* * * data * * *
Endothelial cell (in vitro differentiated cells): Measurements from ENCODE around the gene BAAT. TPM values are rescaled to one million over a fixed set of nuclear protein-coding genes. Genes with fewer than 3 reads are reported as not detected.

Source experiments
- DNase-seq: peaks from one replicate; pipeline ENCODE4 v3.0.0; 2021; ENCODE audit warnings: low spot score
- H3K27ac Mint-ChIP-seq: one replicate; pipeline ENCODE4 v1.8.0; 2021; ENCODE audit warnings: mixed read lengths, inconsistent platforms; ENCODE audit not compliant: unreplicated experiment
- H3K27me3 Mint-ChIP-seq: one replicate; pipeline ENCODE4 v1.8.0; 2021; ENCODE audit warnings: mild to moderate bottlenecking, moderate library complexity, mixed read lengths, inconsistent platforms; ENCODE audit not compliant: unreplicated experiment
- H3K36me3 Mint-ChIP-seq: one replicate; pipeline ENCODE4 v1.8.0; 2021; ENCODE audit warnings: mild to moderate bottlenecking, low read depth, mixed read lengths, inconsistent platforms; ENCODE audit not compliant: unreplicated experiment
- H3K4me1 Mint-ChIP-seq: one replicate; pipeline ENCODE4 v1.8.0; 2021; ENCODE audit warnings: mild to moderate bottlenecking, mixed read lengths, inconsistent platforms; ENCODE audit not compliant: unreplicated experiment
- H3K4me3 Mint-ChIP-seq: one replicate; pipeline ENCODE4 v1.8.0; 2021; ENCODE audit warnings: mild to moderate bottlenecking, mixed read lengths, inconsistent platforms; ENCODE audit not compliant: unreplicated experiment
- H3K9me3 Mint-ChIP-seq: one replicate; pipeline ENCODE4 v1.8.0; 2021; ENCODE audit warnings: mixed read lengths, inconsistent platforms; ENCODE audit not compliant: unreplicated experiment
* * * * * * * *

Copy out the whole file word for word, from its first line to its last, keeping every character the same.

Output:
Endothelial cell (in vitro differentiated cells): Measurements from ENCODE around the gene BAAT. TPM values are rescaled to one million over a fixed set of nuclear protein-coding genes. Genes with fewer than 3 reads are reported as not detected.

Source experiments
- DNase-seq: peaks from one replicate; pipeline ENCODE4 v3.0.0; 2021; ENCODE audit warnings: low spot score
- H3K27ac Mint-ChIP-seq: one replicate; pipeline ENCODE4 v1.8.0; 2021; ENCODE audit warnings: mixed read lengths, inconsistent platforms; ENCODE audit not compliant: unreplicated experiment
- H3K27me3 Mint-ChIP-seq: one replicate; pipeline ENCODE4 v1.8.0; 2021; ENCODE audit warnings: mild to moderate bottlenecking, moderate library complexity, mixed read lengths, inconsistent platforms; ENCODE audit not compliant: unreplicated experiment
- H3K36me3 Mint-ChIP-seq: one replicate; pipeline ENCODE4 v1.8.0; 2021; ENCODE audit warnings: mild to moderate bottlenecking, low read depth, mixed read lengths, inconsistent platforms; ENCODE audit not compliant: unreplicated experiment
- H3K4me1 Mint-ChIP-seq: one replicate; pipeline ENCODE4 v1.8.0; 2021; ENCODE audit warnings: mild to moderate bottlenecking, mixed read lengths, inconsistent platforms; ENCODE audit not compliant: unreplicated experiment
- H3K4me3 Mint-ChIP-seq: one replicate; pipeline ENCODE4 v1.8.0; 2021; ENCODE audit warnings: mild to moderate bottlenecking, mixed read lengths, inconsistent platforms; ENCODE audit not compliant: unreplicated experiment
- H3K9me3 Mint-ChIP-seq: one replicate; pipeline ENCODE4 v1.8.0; 2021; ENCODE audit warnings: mixed read lengths, inconsistent platforms; ENCODE audit not compliant: unreplicated experiment